We know about the effect of climate change for melting ice caps and shrinking shore lines, and now we can add disease to the list of dangers. In a lecture sponsored by the Global Health Affairs Certificate at the Josef Korbel School, Dr. Andrew Price-Smith laid out the intersection between climate change and health.
“When you crank up temperatures, the burden of disease is going to increase,” said Price-Smith. Working through recent studies on the effect of climate change on major diseases like malaria and cholera, Price-Smith outlined the implications of rising global temperatures on the growth of at-risk populations.
Other diseases, instead of growing, may simply be shifting, as some areas of the world grow drier. On the whole, however, the global poor will be disproportionately affected by an increased burden of disease, according to Price-Smith.
“In the poorest countries, that’s where you’re likely to see these effects most pronounced,” he said. In turn, he argued that disease could be a stress on state capacity.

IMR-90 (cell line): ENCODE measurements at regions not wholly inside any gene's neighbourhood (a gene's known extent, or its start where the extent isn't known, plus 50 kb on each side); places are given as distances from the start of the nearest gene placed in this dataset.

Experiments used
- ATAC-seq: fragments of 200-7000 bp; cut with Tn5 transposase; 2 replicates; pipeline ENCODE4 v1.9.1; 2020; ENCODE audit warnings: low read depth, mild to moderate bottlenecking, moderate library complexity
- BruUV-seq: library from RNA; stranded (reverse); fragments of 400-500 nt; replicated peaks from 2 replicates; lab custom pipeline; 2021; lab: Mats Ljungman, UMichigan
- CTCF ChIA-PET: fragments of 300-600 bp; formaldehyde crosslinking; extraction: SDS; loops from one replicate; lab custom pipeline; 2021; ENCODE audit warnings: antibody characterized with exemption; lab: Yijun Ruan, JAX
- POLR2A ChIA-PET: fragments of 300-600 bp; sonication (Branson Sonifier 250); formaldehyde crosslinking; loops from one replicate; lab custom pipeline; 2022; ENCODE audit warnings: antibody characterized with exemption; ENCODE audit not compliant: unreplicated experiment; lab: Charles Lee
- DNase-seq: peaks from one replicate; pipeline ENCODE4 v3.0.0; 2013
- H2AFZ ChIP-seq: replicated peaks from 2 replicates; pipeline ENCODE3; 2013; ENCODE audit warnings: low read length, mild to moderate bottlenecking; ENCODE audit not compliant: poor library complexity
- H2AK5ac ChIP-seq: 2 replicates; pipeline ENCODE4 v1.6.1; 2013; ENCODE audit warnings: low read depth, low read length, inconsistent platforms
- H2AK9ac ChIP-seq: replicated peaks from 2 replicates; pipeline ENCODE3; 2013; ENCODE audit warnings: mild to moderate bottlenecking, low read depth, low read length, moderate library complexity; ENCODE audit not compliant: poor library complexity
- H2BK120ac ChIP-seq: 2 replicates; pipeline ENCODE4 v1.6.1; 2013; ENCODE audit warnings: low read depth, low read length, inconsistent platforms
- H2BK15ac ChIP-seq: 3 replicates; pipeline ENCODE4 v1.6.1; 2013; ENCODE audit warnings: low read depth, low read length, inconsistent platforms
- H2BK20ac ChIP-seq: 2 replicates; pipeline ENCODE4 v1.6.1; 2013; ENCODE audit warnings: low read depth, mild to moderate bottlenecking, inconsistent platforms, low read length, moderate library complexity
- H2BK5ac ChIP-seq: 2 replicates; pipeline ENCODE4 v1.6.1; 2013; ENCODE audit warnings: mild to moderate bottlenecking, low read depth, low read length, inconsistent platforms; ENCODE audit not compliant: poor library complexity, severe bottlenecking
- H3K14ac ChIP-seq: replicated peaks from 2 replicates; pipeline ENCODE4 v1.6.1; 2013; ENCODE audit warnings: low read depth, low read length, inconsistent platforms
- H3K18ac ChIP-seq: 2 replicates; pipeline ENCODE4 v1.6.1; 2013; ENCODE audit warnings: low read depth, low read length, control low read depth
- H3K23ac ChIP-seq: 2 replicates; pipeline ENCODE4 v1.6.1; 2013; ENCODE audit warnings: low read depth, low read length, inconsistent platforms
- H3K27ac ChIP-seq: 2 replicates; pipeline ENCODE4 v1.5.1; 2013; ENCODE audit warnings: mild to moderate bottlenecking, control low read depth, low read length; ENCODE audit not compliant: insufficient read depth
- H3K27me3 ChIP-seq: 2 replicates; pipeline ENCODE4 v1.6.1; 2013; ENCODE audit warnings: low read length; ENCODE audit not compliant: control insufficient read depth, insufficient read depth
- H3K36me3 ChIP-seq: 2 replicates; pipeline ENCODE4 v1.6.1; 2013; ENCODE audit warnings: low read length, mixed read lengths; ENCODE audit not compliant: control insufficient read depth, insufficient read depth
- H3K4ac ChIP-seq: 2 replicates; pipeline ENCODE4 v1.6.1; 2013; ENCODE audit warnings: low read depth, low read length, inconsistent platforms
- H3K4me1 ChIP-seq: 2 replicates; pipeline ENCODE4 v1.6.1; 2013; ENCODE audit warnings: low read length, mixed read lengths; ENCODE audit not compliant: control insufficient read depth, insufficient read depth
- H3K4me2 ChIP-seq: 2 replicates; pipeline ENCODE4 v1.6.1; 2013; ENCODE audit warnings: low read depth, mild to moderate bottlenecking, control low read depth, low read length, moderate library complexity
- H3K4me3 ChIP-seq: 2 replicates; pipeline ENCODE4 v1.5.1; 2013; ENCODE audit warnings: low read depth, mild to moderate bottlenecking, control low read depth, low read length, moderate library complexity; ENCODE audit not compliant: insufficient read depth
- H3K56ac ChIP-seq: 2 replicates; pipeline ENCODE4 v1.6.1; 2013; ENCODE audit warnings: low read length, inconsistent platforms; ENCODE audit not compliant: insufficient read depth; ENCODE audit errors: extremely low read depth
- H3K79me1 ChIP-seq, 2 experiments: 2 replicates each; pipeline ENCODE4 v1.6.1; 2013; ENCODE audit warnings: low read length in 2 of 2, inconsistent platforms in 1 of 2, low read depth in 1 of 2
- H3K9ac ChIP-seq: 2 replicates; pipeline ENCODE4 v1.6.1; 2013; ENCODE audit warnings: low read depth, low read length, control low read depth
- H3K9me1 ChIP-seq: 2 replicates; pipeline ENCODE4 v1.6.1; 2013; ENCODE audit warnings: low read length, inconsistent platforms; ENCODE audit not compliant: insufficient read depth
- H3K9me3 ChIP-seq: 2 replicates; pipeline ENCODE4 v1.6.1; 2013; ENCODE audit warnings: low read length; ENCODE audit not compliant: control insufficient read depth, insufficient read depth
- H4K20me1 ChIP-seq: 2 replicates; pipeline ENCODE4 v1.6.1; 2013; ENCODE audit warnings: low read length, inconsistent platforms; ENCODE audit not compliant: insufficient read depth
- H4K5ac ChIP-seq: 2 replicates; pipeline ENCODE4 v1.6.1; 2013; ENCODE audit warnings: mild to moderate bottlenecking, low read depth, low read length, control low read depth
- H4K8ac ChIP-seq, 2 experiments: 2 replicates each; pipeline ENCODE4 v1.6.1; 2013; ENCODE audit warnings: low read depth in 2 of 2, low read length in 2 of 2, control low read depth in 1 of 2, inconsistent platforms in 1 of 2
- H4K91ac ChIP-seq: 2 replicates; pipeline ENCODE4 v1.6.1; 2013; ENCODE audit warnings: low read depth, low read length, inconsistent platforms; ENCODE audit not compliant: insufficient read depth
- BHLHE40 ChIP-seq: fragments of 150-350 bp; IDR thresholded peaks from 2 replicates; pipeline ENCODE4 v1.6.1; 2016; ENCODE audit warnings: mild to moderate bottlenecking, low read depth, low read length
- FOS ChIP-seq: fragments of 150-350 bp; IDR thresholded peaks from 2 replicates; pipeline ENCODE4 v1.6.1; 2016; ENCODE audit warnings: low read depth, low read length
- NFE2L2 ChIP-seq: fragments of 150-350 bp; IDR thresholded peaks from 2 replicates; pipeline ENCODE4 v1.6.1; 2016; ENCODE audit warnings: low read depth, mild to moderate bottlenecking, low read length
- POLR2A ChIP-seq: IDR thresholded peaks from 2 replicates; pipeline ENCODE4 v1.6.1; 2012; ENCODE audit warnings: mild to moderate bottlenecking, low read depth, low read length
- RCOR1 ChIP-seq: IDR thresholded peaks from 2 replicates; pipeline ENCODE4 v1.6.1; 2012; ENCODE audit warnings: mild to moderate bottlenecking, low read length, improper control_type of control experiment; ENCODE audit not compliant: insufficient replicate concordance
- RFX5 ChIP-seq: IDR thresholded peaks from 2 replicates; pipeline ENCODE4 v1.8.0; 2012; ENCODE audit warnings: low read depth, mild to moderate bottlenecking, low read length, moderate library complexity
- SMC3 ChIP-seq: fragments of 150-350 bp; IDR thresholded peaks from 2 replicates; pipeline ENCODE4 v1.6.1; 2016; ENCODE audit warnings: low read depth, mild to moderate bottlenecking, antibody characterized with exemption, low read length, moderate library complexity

But the public health implications provide some low-hanging fruit for interventions. Generally, public health investments are cheaper and more politically viable than grand treaties on climate change.
“Investing in global public health has a bigger bang for your buck than investing in slowing down climate change,” said Price-Smith. The long term investment in primary health care and resilient healthcare systems can at least help countries to prepare for the possibility of changing disease patterns, he argued.
Tenured at Colorado College, Dr. Price-Smith looks forward to many more opportunities to set aside our DU-CC hockey differences and work with Josef Korbel School students.
- Sarah Crozier, MA Candidate, International Development
Josef Korbel School of International Studies